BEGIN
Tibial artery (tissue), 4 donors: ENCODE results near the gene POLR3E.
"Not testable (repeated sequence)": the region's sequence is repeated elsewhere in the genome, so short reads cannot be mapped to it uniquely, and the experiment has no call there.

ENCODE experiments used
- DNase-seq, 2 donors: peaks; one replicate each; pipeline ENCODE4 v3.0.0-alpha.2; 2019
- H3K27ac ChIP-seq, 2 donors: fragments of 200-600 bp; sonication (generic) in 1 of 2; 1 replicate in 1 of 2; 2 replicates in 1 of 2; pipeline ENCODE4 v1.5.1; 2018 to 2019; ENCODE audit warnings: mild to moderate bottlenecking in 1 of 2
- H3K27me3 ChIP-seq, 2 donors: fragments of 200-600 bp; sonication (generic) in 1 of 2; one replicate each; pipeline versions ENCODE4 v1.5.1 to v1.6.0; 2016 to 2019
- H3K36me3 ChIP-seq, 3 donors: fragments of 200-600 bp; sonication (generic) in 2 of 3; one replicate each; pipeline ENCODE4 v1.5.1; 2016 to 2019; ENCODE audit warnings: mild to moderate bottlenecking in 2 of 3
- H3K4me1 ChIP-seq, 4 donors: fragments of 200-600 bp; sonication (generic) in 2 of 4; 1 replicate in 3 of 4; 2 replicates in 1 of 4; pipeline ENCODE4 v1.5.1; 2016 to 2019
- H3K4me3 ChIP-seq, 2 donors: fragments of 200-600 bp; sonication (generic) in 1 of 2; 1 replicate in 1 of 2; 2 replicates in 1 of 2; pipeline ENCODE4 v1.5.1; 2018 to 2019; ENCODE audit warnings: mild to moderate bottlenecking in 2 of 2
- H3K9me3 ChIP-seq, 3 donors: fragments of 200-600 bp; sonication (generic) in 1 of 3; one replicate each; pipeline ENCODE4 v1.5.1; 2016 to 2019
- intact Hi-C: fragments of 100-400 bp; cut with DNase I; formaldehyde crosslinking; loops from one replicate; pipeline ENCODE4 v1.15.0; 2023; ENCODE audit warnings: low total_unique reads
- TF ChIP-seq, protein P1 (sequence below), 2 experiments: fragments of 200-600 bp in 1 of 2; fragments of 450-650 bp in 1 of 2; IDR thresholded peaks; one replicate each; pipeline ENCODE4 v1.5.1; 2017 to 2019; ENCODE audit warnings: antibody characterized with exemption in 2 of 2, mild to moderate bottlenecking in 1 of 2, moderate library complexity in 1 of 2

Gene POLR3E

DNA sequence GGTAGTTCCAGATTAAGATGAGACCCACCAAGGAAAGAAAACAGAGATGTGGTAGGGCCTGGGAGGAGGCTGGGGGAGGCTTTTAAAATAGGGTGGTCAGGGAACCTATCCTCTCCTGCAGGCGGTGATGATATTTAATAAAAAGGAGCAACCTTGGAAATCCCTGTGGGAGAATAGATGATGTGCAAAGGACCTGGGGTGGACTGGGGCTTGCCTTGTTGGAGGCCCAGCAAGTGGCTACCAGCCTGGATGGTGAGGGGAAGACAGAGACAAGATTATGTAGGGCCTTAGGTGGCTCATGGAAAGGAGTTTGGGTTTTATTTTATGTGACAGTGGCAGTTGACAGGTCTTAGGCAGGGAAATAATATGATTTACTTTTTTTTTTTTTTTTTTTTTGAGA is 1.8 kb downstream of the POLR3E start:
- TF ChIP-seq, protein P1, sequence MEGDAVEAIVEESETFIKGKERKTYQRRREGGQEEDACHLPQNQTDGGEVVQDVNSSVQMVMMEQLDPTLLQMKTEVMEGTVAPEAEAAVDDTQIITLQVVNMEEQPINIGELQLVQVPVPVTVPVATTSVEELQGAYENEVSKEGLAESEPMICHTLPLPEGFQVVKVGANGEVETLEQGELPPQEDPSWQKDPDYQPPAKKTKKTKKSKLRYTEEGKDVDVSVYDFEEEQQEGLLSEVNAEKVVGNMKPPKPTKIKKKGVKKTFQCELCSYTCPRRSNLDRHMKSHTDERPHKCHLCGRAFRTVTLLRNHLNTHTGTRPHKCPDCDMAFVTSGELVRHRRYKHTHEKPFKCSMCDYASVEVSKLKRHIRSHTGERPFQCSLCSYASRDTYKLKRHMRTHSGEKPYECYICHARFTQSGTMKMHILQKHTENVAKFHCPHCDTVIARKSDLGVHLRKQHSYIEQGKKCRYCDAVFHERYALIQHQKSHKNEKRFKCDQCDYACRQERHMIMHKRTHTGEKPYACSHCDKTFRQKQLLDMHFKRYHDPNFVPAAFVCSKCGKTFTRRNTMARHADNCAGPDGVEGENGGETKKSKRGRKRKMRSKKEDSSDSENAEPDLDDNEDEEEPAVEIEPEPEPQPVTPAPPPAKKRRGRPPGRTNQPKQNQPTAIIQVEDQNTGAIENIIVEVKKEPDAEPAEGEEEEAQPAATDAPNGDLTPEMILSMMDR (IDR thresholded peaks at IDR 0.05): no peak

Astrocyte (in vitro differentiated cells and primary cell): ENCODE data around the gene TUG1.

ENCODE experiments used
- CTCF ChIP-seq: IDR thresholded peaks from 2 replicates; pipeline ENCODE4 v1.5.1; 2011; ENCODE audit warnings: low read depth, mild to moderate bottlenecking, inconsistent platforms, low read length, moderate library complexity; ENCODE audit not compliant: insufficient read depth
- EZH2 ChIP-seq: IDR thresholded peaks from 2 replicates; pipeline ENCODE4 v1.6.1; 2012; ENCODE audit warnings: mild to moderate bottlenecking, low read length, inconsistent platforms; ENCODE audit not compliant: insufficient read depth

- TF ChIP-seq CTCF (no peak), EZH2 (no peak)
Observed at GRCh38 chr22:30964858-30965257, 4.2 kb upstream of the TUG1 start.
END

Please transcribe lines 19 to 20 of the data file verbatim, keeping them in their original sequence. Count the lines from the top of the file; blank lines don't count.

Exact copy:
- EZH2 ChIP-seq: IDR thresholded peaks from 2 replicates; pipeline ENCODE4 v1.6.1; 2012; ENCODE audit warnings: mild to moderate bottlenecking, low read length, inconsistent platforms; ENCODE audit not compliant: insufficient read depth

- TF ChIP-seq CTCF (no peak), EZH2 (no peak)